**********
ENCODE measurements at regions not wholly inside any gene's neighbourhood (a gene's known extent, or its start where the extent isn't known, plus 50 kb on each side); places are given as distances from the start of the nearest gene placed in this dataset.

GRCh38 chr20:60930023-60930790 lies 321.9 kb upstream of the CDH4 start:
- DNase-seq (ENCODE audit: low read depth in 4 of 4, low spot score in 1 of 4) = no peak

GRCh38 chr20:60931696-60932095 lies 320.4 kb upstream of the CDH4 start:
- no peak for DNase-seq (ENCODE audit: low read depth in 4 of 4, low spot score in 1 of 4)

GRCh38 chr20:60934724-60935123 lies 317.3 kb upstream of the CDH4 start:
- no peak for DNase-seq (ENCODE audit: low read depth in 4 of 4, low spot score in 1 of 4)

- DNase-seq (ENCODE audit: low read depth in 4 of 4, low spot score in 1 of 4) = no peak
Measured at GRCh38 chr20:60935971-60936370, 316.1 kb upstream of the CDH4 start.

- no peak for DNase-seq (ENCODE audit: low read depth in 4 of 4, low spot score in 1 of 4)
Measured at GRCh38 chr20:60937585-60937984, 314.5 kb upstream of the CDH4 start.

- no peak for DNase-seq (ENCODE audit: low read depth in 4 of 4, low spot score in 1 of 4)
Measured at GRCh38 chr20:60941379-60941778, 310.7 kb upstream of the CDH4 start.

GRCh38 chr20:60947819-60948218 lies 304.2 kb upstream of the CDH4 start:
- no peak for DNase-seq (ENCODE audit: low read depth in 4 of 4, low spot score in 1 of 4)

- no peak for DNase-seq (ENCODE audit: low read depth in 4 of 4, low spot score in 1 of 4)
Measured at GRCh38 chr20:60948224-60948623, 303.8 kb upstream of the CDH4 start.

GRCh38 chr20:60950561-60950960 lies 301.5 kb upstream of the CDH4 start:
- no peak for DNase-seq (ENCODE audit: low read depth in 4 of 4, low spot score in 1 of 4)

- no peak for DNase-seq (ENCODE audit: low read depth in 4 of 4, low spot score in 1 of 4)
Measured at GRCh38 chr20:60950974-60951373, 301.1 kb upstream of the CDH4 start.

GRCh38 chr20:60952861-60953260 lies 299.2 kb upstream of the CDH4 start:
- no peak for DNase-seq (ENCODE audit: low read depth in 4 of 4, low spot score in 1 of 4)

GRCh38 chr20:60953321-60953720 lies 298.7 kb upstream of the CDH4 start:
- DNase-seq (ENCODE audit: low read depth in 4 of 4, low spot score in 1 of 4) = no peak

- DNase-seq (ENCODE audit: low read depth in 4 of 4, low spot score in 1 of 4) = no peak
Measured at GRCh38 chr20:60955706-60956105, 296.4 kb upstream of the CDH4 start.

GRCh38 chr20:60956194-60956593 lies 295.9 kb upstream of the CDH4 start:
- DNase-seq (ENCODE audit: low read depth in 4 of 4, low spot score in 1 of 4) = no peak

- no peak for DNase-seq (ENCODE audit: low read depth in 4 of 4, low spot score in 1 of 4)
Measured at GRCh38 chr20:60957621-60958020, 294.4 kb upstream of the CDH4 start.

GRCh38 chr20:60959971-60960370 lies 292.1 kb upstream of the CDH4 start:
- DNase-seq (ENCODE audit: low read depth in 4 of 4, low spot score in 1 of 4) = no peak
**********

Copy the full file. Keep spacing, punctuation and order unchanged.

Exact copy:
ENCODE measurements at regions not wholly inside any gene's neighbourhood (a gene's known extent, or its start where the extent isn't known, plus 50 kb on each side); places are given as distances from the start of the nearest gene placed in this dataset.

GRCh38 chr20:60930023-60930790 lies 321.9 kb upstream of the CDH4 start:
- DNase-seq (ENCODE audit: low read depth in 4 of 4, low spot score in 1 of 4) = no peak

GRCh38 chr20:60931696-60932095 lies 320.4 kb upstream of the CDH4 start:
- no peak for DNase-seq (ENCODE audit: low read depth in 4 of 4, low spot score in 1 of 4)

GRCh38 chr20:60934724-60935123 lies 317.3 kb upstream of the CDH4 start:
- no peak for DNase-seq (ENCODE audit: low read depth in 4 of 4, low spot score in 1 of 4)

- DNase-seq (ENCODE audit: low read depth in 4 of 4, low spot score in 1 of 4) = no peak
Measured at GRCh38 chr20:60935971-60936370, 316.1 kb upstream of the CDH4 start.

- no peak for DNase-seq (ENCODE audit: low read depth in 4 of 4, low spot score in 1 of 4)
Measured at GRCh38 chr20:60937585-60937984, 314.5 kb upstream of the CDH4 start.

- no peak for DNase-seq (ENCODE audit: low read depth in 4 of 4, low spot score in 1 of 4)
Measured at GRCh38 chr20:60941379-60941778, 310.7 kb upstream of the CDH4 start.

GRCh38 chr20:60947819-60948218 lies 304.2 kb upstream of the CDH4 start:
- no peak for DNase-seq (ENCODE audit: low read depth in 4 of 4, low spot score in 1 of 4)

- no peak for DNase-seq (ENCODE audit: low read depth in 4 of 4, low spot score in 1 of 4)
Measured at GRCh38 chr20:60948224-60948623, 303.8 kb upstream of the CDH4 start.

GRCh38 chr20:60950561-60950960 lies 301.5 kb upstream of the CDH4 start:
- no peak for DNase-seq (ENCODE audit: low read depth in 4 of 4, low spot score in 1 of 4)

- no peak for DNase-seq (ENCODE audit: low read depth in 4 of 4, low spot score in 1 of 4)
Measured at GRCh38 chr20:60950974-60951373, 301.1 kb upstream of the CDH4 start.

GRCh38 chr20:60952861-60953260 lies 299.2 kb upstream of the CDH4 start:
- no peak for DNase-seq (ENCODE audit: low read depth in 4 of 4, low spot score in 1 of 4)

GRCh38 chr20:60953321-60953720 lies 298.7 kb upstream of the CDH4 start:
- DNase-seq (ENCODE audit: low read depth in 4 of 4, low spot score in 1 of 4) = no peak

- DNase-seq (ENCODE audit: low read depth in 4 of 4, low spot score in 1 of 4) = no peak
Measured at GRCh38 chr20:60955706-60956105, 296.4 kb upstream of the CDH4 start.

GRCh38 chr20:60956194-60956593 lies 295.9 kb upstream of the CDH4 start:
- DNase-seq (ENCODE audit: low read depth in 4 of 4, low spot score in 1 of 4) = no peak

- no peak for DNase-seq (ENCODE audit: low read depth in 4 of 4, low spot score in 1 of 4)
Measured at GRCh38 chr20:60957621-60958020, 294.4 kb upstream of the CDH4 start.

GRCh38 chr20:60959971-60960370 lies 292.1 kb upstream of the CDH4 start:
- DNase-seq (ENCODE audit: low read depth in 4 of 4, low spot score in 1 of 4) = no peak